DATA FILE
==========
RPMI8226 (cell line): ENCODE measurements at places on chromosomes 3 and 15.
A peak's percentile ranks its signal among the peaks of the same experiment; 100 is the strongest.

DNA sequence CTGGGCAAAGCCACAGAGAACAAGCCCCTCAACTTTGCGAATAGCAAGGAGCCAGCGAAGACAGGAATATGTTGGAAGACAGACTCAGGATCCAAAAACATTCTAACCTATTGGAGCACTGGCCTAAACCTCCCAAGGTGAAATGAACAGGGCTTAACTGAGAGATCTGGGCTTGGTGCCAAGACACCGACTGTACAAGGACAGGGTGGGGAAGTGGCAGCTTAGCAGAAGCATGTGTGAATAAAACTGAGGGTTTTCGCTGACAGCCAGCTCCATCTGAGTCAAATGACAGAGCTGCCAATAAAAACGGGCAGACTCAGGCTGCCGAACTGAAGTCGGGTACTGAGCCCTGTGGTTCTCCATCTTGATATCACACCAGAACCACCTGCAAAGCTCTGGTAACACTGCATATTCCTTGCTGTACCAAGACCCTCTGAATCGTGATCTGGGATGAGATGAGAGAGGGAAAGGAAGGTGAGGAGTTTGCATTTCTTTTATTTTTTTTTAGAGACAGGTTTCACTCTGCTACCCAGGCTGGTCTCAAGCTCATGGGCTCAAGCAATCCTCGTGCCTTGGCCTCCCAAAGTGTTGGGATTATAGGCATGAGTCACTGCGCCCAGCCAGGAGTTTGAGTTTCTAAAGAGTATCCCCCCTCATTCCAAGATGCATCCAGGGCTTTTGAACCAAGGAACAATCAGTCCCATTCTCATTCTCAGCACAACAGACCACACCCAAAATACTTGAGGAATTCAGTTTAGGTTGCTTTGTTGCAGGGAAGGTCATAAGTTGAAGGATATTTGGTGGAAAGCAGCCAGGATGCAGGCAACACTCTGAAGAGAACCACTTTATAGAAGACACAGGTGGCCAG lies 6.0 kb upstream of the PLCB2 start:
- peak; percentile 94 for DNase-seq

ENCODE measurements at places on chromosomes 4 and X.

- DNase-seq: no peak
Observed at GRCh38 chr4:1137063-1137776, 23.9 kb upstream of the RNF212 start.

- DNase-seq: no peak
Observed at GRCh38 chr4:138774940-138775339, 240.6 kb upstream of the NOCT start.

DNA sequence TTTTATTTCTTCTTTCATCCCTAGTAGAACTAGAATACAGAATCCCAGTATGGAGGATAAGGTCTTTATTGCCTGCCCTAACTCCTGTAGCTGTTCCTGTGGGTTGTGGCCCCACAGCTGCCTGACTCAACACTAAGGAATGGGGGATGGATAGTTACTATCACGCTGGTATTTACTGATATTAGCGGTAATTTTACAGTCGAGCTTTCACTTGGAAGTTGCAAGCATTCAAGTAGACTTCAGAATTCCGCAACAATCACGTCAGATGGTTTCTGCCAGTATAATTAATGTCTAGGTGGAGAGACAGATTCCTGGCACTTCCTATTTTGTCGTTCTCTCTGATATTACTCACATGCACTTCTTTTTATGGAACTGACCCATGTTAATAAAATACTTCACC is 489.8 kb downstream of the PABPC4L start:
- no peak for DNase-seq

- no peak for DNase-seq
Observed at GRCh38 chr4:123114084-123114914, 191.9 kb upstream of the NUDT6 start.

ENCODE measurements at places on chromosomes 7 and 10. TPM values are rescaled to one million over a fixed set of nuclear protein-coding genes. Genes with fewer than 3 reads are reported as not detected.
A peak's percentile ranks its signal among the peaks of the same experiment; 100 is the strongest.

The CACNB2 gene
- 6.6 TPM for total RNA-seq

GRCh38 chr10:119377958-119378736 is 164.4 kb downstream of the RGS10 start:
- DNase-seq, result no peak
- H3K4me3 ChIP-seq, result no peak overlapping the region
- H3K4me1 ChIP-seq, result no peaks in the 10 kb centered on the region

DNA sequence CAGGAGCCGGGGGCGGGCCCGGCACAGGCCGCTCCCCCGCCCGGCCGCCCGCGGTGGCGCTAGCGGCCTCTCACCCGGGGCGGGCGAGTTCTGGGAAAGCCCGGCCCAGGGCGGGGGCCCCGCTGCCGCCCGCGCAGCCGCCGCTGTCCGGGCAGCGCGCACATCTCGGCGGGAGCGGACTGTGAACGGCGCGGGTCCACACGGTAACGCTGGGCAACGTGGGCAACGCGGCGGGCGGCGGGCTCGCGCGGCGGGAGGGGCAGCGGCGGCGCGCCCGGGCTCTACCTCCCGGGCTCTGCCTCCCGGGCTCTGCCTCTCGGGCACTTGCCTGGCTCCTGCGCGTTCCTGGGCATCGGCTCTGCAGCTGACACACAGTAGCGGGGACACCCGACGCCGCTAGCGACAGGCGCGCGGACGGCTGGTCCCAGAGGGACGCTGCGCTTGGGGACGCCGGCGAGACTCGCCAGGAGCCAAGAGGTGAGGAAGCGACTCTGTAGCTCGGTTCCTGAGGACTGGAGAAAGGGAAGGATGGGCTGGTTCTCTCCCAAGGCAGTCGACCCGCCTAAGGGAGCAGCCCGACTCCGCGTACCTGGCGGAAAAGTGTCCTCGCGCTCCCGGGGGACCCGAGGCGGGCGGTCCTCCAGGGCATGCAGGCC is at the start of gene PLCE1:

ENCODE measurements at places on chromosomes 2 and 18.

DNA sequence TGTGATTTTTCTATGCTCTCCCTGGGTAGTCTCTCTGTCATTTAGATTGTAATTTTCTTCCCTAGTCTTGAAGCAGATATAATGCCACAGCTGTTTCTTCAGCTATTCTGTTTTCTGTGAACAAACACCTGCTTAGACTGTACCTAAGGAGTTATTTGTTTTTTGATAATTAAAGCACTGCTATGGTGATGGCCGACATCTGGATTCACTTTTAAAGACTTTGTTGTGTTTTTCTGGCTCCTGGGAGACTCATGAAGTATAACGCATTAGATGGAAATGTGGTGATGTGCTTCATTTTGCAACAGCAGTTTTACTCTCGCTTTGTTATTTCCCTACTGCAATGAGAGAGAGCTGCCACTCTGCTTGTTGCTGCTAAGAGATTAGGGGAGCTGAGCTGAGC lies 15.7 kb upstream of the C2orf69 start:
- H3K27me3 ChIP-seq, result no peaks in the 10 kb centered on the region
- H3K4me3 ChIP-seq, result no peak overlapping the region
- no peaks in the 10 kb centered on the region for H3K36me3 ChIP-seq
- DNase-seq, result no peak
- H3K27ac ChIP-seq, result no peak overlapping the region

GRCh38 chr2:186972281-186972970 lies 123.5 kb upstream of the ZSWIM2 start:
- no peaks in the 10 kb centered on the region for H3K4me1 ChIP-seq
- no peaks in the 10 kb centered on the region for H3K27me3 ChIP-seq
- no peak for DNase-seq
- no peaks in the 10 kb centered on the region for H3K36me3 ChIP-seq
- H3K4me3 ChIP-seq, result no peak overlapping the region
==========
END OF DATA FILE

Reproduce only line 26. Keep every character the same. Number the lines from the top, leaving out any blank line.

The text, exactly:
- H3K4me3 ChIP-seq, result no peak overlapping the region